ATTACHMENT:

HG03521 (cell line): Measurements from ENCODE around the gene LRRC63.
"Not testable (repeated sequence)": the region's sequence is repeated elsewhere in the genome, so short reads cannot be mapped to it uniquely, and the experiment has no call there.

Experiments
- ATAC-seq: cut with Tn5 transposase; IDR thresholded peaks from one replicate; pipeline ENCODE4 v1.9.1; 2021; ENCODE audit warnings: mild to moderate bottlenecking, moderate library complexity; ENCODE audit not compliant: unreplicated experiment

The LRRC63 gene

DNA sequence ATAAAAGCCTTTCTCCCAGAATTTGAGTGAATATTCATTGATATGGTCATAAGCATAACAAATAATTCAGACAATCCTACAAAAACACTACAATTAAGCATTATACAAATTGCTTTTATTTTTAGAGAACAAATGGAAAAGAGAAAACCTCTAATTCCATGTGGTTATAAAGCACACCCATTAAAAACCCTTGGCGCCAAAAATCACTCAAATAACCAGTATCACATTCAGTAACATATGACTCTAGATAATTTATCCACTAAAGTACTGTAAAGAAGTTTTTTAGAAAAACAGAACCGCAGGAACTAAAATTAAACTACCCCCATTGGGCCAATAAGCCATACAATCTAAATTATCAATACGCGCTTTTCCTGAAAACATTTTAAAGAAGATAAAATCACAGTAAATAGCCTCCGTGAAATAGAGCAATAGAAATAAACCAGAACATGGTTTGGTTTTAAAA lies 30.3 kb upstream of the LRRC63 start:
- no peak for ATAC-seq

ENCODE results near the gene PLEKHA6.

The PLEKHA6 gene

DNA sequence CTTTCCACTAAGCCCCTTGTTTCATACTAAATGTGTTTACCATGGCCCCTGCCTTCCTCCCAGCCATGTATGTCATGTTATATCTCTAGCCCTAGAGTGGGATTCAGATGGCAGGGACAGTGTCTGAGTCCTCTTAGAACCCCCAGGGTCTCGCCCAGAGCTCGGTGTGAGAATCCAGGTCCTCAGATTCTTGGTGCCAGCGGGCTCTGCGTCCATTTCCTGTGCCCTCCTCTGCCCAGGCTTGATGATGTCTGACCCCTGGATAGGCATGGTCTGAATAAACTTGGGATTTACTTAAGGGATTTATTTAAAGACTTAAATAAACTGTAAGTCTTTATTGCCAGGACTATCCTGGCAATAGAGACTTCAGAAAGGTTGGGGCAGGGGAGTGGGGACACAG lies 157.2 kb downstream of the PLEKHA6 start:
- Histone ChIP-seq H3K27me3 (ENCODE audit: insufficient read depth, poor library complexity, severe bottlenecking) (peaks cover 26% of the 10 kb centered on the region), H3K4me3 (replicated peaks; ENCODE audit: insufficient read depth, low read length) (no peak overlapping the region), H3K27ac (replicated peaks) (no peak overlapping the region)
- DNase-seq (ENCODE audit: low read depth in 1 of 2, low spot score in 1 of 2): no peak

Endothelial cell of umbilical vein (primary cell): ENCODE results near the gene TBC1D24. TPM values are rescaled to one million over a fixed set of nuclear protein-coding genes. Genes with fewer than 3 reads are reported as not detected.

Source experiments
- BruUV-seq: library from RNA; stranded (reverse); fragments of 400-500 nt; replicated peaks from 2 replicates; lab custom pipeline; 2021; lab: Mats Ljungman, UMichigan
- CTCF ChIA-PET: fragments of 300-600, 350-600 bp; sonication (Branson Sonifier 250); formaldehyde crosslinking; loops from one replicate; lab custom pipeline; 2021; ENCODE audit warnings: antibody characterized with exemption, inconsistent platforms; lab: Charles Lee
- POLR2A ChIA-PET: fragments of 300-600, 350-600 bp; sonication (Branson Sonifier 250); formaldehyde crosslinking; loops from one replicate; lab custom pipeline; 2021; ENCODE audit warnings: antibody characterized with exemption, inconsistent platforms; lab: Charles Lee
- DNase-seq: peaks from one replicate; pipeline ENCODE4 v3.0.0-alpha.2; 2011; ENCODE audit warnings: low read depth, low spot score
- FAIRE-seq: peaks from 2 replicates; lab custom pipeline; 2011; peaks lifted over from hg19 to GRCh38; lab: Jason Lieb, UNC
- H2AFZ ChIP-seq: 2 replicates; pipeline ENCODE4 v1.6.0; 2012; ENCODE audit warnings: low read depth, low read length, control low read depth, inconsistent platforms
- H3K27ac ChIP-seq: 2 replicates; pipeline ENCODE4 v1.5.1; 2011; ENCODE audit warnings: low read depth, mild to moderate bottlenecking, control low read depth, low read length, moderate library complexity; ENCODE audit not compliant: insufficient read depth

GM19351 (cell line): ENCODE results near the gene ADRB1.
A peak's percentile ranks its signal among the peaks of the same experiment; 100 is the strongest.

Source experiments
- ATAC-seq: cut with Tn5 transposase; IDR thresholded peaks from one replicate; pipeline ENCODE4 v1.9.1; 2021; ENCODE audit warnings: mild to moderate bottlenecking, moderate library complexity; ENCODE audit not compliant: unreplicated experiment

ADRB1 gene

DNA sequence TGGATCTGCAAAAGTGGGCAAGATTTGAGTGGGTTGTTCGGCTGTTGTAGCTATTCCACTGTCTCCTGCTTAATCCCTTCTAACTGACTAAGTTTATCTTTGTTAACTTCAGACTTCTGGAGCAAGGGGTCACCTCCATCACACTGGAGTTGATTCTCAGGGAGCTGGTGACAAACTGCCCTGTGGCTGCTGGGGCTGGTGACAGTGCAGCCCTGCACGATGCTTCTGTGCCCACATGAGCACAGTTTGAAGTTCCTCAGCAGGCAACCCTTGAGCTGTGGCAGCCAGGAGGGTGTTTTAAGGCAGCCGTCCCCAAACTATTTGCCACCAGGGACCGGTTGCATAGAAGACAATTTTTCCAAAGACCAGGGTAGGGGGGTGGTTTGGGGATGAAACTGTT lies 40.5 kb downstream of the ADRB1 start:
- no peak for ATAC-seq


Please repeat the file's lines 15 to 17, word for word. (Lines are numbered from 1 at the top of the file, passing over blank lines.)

- BruUV-seq: library from RNA; stranded (reverse); fragments of 400-500 nt; replicated peaks from 2 replicates; lab custom pipeline; 2021; lab: Mats Ljungman, UMichigan
- CTCF ChIA-PET: fragments of 300-600, 350-600 bp; sonication (Branson Sonifier 250); formaldehyde crosslinking; loops from one replicate; lab custom pipeline; 2021; ENCODE audit warnings: antibody characterized with exemption, inconsistent platforms; lab: Charles Lee
- POLR2A ChIA-PET: fragments of 300-600, 350-600 bp; sonication (Branson Sonifier 250); formaldehyde crosslinking; loops from one replicate; lab custom pipeline; 2021; ENCODE audit warnings: antibody characterized with exemption, inconsistent platforms; lab: Charles Lee